Short-tailed scimitar babbler (Indochinese wren babbler), Bidoup Nui Ba National Park, Da Lat,  Vietnam by inyathi, on Flickr







Slaty-legged crake


It took a while for the pitta to appear and at first it wasn't very easy to see.



Rusty-naped pitta


But then it came right out into the open and showed off really well. 




Once we'd bagged the pitta, we decided to call it a day and head back into Da Lat.









Back in Da Lat we returned to La Viet coffee shop, to buy some coffee (our guide Ken loves coffee), they have a shop that sells packets of beans or ground coffee and bars of Vietnamese chocolate, while there we were given a brief tour of part of the factory at the back. They are involved in an interesting project, to encourage farmers to grow more arabica, this produces better quality coffee than robusta, their aim is to improve the quality and thus the reputation of Vietnamese coffee.



La Viet coffee shop




Da Lat 




We then headed straight for a barbecue restaurant, this meant barbecue Vietnamese style, essentially you have a mini charcoal barbecue in the middle of the table, once you’re seated hot coals are delivered and then a whole selection of little pieces of raw meat, bits of octopus, vegetables, whatever you choose to order, you then cook it yourself over the coals and dip it in to the various sauces provided.






I'm not sure about being ready to party, but we were certainly hungry








Thien, insisted on including chicken’s feet in our order, the idea really didn’t appeal to me that much, but once cooked the edible parts were actually very tasty.




The place was pretty full, we were the only foreign tourists, this is clearly a popular way Vietnamese people to eat when they go out, certainly a fun experience, I'm glad that we came here instead of just returning to the same restaurant.   




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43 minutes ago, inyathi said:

(our guide Ken loves coffee)


My kind of guide :)!

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@xelas it's interesting that coffee culture has really taken off recently in Vietnam, I don't recall coffee shops from my last visit, now they are everywhere, apparently Starbucks did try to come in, but the Vietnamese said no thanks we prefer our own coffee and they packed up and left.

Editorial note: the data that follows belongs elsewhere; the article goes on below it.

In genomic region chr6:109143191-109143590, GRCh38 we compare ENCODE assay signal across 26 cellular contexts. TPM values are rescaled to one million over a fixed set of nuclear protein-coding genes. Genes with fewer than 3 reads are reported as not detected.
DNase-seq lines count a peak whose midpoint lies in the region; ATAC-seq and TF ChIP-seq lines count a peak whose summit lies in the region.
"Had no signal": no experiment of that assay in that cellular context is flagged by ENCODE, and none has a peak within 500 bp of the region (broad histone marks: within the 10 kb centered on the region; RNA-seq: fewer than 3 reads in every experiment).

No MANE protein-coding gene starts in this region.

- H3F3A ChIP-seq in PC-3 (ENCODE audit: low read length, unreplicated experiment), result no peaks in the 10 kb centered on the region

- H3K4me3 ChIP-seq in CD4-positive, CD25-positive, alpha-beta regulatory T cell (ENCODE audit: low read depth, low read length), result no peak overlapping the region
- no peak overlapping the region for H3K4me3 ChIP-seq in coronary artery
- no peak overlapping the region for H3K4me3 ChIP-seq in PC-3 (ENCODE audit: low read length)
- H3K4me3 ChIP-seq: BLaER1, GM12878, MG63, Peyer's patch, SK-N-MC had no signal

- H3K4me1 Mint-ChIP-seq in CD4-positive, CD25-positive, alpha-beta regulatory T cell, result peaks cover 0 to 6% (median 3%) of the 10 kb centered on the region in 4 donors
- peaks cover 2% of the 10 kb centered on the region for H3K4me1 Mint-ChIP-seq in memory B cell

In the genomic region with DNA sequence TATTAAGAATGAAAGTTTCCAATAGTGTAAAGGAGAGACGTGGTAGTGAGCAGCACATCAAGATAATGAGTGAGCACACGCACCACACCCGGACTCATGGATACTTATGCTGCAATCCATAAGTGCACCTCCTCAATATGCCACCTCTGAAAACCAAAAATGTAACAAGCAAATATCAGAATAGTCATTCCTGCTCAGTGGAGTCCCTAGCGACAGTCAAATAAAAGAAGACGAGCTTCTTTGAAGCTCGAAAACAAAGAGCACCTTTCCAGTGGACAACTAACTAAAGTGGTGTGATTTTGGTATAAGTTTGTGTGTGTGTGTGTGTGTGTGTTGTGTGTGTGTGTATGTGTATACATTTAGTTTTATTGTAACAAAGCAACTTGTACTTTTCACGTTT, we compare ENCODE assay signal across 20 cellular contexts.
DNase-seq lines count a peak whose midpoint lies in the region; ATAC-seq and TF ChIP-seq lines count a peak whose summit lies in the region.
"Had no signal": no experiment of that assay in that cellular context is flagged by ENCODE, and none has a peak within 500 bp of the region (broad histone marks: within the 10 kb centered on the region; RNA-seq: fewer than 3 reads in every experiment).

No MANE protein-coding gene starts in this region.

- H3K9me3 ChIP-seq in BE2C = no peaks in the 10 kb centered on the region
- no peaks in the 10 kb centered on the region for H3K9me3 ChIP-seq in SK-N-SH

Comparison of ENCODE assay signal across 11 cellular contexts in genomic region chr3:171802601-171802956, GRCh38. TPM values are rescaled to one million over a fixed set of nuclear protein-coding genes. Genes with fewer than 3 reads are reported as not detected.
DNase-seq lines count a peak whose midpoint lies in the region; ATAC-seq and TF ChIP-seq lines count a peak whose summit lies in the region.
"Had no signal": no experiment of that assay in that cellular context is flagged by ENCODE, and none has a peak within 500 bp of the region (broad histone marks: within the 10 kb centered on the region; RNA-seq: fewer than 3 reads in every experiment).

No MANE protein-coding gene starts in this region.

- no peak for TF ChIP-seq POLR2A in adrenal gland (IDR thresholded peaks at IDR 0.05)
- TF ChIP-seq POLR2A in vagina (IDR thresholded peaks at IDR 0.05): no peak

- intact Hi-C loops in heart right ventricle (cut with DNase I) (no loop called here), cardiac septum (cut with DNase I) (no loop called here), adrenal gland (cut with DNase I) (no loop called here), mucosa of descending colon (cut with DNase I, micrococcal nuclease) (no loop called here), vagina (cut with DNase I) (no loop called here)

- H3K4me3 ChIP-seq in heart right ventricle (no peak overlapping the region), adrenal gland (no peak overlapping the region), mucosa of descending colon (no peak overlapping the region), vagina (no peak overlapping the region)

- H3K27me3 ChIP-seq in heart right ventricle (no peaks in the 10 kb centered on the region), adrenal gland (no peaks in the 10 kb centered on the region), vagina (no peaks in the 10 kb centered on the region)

I've just edited post 44 after I realised that I failed to put in the short video I took at that hide :rolleyes: so there is now a video in that post.


Day 9


When we had arrived at the hotel we’d pretty much had it to ourselves, but on our last night a group of six Asian bird photographers had turned up, from Malaysia I think, I could see at breakfast that they were well equipped for a day in the hides, with lots of camouflaged clothing and armed with some rather bigger lenses than mine.  I suspect the Da Lat, hides have become well known within the Asian bird photography community. 


For this final Da Lat morning, I made sure to put on all my warm clothes, after checking out of the Dreams Hotel we spent a few hours birding in a different area, on the outskirts of Da Lat, a mixture of farmland and forest, we picked up a few new species. 



Flavescent bulbul, Da Lat, Vietnam by inyathi, on Flickr




Artichoke fields 








Chestnut-capped babbler







Birding around Da Lat



















Grey bushchat




Southern sooty-headed bulbul




Vegetable field




Little pied flycatcher



Besides birds, we heard a black giant squirrel, but didn’t see it, they must be shy to survive in Vietnam. The only mammals I saw while in Da Lat were Pallas's squirrels, however, I did read online about trekking in Bidoup Nui Ba National Park and saw that early in the morning you can apparently hear gibbons, I mentioned this to Ken with some scepticism and he told me that yes that is the case and there are actually still buff-cheeked gibbons in the park. If there are any gibbons in the area where the hides are, I think we would have been there too late in the morning to have heard them singing, so perhaps there are, I don't know. 


Our next destination was Da Nang on the coast, but while still part of the old South, it’s a long way north of Da Lat, so to get there we'd opted to fly. We drove to the airport down below Da Lat, said goodbye to our guide Thien and driver Liam, donned our face masks and checked-in.

Edited by inyathi
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Da Lat has certainly changed in the last 25 years as my memories are of a gracious, faded French Hill Resort. It’s good to see that some of the villas have been restored and the French character retained. The coffee shops and restaurants look fabulous- in 1996 our iced coffees were made hot and rapidly cooled in a tall glass with heaps of ice.


The pho and breads were consistently good throughout the country. I remember Laughing Cow cheese, tinned Plumrose ham and Table Cape long life milk which is produced in northwest Tasmania. 


The hides certainly get you you close to some beautiful birds, the pittas are beautiful. I’ve checked out the TB itinerary and moved it further up the bucket list!





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Love the Pittas - and the food! :)